A month on, we're all still buzzing about the Perseverance rover's perfect landing in Jezero Crater on Mars, back on February 18, 2021.
Over the past few weeks, NASA has released more stunning imagery and footage of the landing, and since then, the world-wide cadre of citizen scientists and image editing enthusiasts have been springing into action to enhance and augment all the incredible scenes captured by Perseverance's collection of high-resolution cameras.
One of our favorites is this artificially colorized view of Jezero Crater, showing the bird's eye view of Perseverance screaming towards Mars's surface.
The above image was enhanced by Kevin Gill into full color, taking images captured by Perseverance's Lander Vision System Camera just after the heat shield was released. You can see the heat shield plummeting towards the surface in the lower left of the image.
"This incorporates about ten images taken by LCAM to bring in a wider field of view than my previous attempt," Kevin said on Twitter. You can see the full image on Kevin's Flickr page.
Kevin's aforementioned "previous attempt" is a stunner, too:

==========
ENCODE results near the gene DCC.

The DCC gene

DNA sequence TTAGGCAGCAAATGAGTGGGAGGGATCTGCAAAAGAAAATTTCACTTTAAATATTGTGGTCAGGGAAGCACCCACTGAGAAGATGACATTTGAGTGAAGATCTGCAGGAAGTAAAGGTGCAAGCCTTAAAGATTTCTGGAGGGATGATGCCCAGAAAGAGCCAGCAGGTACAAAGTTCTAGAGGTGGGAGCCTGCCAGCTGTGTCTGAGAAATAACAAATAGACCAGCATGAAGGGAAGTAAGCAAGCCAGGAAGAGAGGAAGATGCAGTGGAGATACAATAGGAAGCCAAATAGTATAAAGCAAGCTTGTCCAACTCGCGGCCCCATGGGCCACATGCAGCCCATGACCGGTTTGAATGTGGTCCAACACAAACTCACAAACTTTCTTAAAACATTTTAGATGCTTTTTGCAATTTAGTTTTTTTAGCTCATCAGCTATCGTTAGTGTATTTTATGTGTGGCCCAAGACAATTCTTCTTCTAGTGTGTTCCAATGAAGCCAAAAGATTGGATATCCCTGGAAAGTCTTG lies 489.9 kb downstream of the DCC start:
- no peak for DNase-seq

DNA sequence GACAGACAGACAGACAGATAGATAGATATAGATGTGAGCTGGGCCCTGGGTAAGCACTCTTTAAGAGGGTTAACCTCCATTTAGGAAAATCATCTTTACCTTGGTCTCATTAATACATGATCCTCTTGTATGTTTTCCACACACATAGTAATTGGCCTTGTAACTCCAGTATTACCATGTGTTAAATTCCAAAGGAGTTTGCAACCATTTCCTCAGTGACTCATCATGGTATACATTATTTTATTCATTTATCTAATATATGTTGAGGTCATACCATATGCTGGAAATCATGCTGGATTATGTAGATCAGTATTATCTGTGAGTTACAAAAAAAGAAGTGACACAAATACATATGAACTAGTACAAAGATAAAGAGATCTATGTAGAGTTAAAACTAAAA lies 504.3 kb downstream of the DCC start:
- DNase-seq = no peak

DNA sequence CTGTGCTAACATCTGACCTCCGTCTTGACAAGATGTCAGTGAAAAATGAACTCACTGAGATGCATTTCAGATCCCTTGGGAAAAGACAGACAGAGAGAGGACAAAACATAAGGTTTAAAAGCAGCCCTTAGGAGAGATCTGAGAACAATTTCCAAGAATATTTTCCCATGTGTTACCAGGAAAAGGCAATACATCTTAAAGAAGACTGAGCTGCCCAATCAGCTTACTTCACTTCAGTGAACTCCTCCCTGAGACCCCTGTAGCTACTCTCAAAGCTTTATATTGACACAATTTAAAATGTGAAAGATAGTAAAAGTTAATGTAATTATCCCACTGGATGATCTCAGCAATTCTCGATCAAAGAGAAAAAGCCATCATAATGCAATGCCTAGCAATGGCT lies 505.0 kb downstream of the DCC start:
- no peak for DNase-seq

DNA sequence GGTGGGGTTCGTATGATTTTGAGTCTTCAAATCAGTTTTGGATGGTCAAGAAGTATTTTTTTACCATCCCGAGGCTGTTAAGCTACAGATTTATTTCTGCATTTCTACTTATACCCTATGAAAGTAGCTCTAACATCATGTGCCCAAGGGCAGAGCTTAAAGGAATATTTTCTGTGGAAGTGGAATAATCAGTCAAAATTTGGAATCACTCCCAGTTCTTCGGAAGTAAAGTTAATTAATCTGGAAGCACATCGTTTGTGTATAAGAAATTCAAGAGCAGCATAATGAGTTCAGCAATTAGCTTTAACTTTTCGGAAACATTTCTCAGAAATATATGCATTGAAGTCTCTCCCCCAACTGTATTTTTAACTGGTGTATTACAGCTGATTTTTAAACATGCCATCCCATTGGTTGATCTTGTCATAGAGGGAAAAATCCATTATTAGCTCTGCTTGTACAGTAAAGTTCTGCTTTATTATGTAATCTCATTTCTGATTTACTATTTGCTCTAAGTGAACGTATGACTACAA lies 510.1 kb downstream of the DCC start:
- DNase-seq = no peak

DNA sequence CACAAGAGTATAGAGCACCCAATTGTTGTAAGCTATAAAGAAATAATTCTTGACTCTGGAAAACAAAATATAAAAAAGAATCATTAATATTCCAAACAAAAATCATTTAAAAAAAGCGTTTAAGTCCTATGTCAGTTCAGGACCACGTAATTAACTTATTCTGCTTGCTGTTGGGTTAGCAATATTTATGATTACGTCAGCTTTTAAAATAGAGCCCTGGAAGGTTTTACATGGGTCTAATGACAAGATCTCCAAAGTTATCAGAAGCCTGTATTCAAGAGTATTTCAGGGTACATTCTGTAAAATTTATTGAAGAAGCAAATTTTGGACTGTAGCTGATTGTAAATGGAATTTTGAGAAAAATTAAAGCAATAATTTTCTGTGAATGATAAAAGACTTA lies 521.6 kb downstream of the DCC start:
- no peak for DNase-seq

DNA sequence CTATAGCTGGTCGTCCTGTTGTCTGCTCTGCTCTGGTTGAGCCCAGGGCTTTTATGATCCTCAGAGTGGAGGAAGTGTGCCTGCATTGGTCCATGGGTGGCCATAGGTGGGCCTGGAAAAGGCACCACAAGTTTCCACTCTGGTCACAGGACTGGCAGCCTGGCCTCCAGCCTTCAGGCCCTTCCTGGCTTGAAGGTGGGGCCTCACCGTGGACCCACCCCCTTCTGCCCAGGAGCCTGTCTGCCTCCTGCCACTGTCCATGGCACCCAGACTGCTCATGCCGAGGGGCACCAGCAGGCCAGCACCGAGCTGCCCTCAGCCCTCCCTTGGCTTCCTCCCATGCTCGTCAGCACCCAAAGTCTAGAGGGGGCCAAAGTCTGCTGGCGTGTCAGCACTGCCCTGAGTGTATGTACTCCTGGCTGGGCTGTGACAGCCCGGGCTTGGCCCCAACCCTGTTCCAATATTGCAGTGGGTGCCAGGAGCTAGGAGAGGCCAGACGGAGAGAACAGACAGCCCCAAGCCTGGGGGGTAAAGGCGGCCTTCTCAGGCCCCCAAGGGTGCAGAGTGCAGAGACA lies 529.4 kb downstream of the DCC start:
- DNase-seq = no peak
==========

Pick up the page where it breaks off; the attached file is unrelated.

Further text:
OK, I had to try and colorize it myself. Also tried to linearize some of the fisheye effects.https://t.co/b84jbavPYU— Kevin M. Gill (@kevinmgill) March 5, 2021
Original: https://t.co/VzeKJJQGH0 pic.twitter.com/7rJ7a9awKl
On the video side, one of the best visualizations we've seen of Perseverance's descent comes from Mathew Earl, who re-projected the incredible descent video onto the surface atop images from ESA's Mars Express Orbiter.
This shows the full context of the rover's landing, along with a scale to provide info on how large the features on the ground actually are.
"One thing that I found remarkable was the self-similarity of the Martian terrain," Matthew Earl wrote on his website. "As the lander descends towards the ground, it is hard to get a sense of scale, since there is no familiar frame of reference to tell us how far away the ground is." This is what led him to embark on this project, and he explains the process in great detail on his website.
Raziel Abulafia shared on Twitter his colorized version – along with suitable music — of the heat shield footage, where you can watch the heat shield falling and crashing, complete with a Wylie Coyote-like puff of dust when it hits the ground.
These are just a few samples of the work done by the "amateurs" out there who do incredible work.
With all the stunning imagery the Perseverance rover is sending back, we're looking forward to more wonderful work by all the imaging editing enthusiasts across the world.
You can check out all the raw images produced by the various cameras on the rover here.